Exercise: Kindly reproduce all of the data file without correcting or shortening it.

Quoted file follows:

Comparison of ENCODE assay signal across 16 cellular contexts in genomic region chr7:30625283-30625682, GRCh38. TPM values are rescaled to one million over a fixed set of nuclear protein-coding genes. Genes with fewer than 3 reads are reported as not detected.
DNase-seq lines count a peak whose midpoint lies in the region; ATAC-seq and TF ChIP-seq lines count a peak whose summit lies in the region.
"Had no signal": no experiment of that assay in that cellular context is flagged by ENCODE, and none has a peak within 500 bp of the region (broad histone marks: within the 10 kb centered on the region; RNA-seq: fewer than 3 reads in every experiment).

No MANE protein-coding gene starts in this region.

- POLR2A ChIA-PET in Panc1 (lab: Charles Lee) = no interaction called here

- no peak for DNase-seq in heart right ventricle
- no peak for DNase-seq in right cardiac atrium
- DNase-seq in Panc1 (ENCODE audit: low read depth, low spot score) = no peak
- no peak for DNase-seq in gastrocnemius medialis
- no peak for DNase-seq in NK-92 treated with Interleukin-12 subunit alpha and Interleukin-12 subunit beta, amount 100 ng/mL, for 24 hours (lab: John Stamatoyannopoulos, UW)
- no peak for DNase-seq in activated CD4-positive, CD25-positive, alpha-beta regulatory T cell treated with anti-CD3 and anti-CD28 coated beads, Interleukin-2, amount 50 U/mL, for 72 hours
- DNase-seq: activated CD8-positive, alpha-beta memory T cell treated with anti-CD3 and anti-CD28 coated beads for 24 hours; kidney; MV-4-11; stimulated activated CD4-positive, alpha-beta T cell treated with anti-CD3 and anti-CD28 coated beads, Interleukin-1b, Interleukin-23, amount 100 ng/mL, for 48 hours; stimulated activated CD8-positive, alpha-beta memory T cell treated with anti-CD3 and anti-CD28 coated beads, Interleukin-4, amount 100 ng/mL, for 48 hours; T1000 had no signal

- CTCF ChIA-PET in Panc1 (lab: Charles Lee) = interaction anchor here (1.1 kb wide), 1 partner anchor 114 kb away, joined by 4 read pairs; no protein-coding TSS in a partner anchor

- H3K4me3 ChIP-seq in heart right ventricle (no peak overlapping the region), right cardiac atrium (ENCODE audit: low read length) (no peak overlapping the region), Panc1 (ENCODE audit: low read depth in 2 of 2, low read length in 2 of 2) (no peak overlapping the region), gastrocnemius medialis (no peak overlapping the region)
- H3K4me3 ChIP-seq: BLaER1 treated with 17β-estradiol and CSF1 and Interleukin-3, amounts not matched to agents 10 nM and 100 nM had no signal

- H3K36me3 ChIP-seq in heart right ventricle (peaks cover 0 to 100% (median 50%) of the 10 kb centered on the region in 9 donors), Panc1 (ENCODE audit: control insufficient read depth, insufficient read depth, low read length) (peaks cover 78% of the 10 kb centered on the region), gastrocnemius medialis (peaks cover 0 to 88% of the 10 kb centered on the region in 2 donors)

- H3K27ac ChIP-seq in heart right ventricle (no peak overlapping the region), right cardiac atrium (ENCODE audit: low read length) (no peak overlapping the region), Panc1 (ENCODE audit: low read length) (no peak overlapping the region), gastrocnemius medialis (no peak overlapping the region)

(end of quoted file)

Comparison of ENCODE assay signal across 16 cellular contexts in genomic region chr7:30625283-30625682, GRCh38. TPM values are rescaled to one million over a fixed set of nuclear protein-coding genes. Genes with fewer than 3 reads are reported as not detected.
DNase-seq lines count a peak whose midpoint lies in the region; ATAC-seq and TF ChIP-seq lines count a peak whose summit lies in the region.
"Had no signal": no experiment of that assay in that cellular context is flagged by ENCODE, and none has a peak within 500 bp of the region (broad histone marks: within the 10 kb centered on the region; RNA-seq: fewer than 3 reads in every experiment).

No MANE protein-coding gene starts in this region.

- POLR2A ChIA-PET in Panc1 (lab: Charles Lee) = no interaction called here

- no peak for DNase-seq in heart right ventricle
- no peak for DNase-seq in right cardiac atrium
- DNase-seq in Panc1 (ENCODE audit: low read depth, low spot score) = no peak
- no peak for DNase-seq in gastrocnemius medialis
- no peak for DNase-seq in NK-92 treated with Interleukin-12 subunit alpha and Interleukin-12 subunit beta, amount 100 ng/mL, for 24 hours (lab: John Stamatoyannopoulos, UW)
- no peak for DNase-seq in activated CD4-positive, CD25-positive, alpha-beta regulatory T cell treated with anti-CD3 and anti-CD28 coated beads, Interleukin-2, amount 50 U/mL, for 72 hours
- DNase-seq: activated CD8-positive, alpha-beta memory T cell treated with anti-CD3 and anti-CD28 coated beads for 24 hours; kidney; MV-4-11; stimulated activated CD4-positive, alpha-beta T cell treated with anti-CD3 and anti-CD28 coated beads, Interleukin-1b, Interleukin-23, amount 100 ng/mL, for 48 hours; stimulated activated CD8-positive, alpha-beta memory T cell treated with anti-CD3 and anti-CD28 coated beads, Interleukin-4, amount 100 ng/mL, for 48 hours; T1000 had no signal

- CTCF ChIA-PET in Panc1 (lab: Charles Lee) = interaction anchor here (1.1 kb wide), 1 partner anchor 114 kb away, joined by 4 read pairs; no protein-coding TSS in a partner anchor

- H3K4me3 ChIP-seq in heart right ventricle (no peak overlapping the region), right cardiac atrium (ENCODE audit: low read length) (no peak overlapping the region), Panc1 (ENCODE audit: low read depth in 2 of 2, low read length in 2 of 2) (no peak overlapping the region), gastrocnemius medialis (no peak overlapping the region)
- H3K4me3 ChIP-seq: BLaER1 treated with 17β-estradiol and CSF1 and Interleukin-3, amounts not matched to agents 10 nM and 100 nM had no signal

- H3K36me3 ChIP-seq in heart right ventricle (peaks cover 0 to 100% (median 50%) of the 10 kb centered on the region in 9 donors), Panc1 (ENCODE audit: control insufficient read depth, insufficient read depth, low read length) (peaks cover 78% of the 10 kb centered on the region), gastrocnemius medialis (peaks cover 0 to 88% of the 10 kb centered on the region in 2 donors)

- H3K27ac ChIP-seq in heart right ventricle (no peak overlapping the region), right cardiac atrium (ENCODE audit: low read length) (no peak overlapping the region), Panc1 (ENCODE audit: low read length) (no peak overlapping the region), gastrocnemius medialis (no peak overlapping the region)